Amar Rashead, owner of North Cowichan’s Sam’s Auto, holds a court order from the municiplaity that was delivered to him last week. (Robert Barron photo)

One year later, Sam’s Auto, North Cowichan continue to clash

Amar Rashead handed court order from North Cowichan last week

The owner of North Cowichan’s Sam’s Auto said he’s “very stressed” after he was served with a court order last week from the municipality demanding he bring the property up to code and conform to local bylaws.

It’s been almost a year since North Cowichan ordered the automotive business, located on the corner of Somenos Road and Highway 18, be closed and illegal renovations and upgrades the owner, Amar Rashead, had completed to buildings on the property be dismantled.

The deadline for the closure of the business and the work on the property’s building passed without the required work being done or a visit from bylaw officers, and Sam’s Auto has stayed in operation since then.

The delivery of the latest court order has left Rashead perplexed.

“I don’t know why they never came back all through the year, and I’m not sure what I’m going to do now,” he said.

“I’m very stressed out. The municipality doesn’t care how much money I have invested in this property, and I have a family to feed. I came from Syria with my family years ago for a better life here, but this is no better than the dictatorship that we left behind.”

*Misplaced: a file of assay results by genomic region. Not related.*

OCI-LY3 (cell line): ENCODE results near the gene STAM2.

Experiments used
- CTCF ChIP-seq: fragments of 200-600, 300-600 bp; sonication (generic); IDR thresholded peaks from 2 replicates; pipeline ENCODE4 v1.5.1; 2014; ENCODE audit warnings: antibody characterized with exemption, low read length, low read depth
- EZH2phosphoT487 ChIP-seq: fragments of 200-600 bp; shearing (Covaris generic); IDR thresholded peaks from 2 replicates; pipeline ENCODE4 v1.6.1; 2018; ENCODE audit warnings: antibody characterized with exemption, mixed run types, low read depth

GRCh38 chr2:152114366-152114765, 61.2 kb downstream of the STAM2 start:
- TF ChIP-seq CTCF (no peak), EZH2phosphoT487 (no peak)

But a statement from North Cowichan said the file has not been inactive over the past year and a “number of steps” have been taken towards closing the auto repair shop and bringing the property up to code, but didn’t specify what those steps were.

The statement said the municipality is limited as to what it can say at this time as the matter is currently before the courts.

“This will continue to be an active enforcement file until the use of this property is brought into conformance with current zoning, and an approved use (of the site) has been established,” the release said.

Last year, Rashead had been attempting to fix a number of issues on the half-acre property that the municipality had wanted dealt with as he worked towards his plan to tear down the aging two-door garage and replace it with a new four-door garage for his auto inspection and repair business, with living space above.

He had invested $70,000 in his property to remove underground gas storage tanks that were left from when the site housed a gas station, consolidate the two properties on the site to make it easier for rezoning for his new garage, and renovate buildings on the property.

But ongoing bylaw violations, the fact that the site is considered too small for Rashead’s plans and other issues led to the municipality rejecting his application to change the zoning on the property last year, and the decision to hand him the order to shut down operations and dismantle his renovations.

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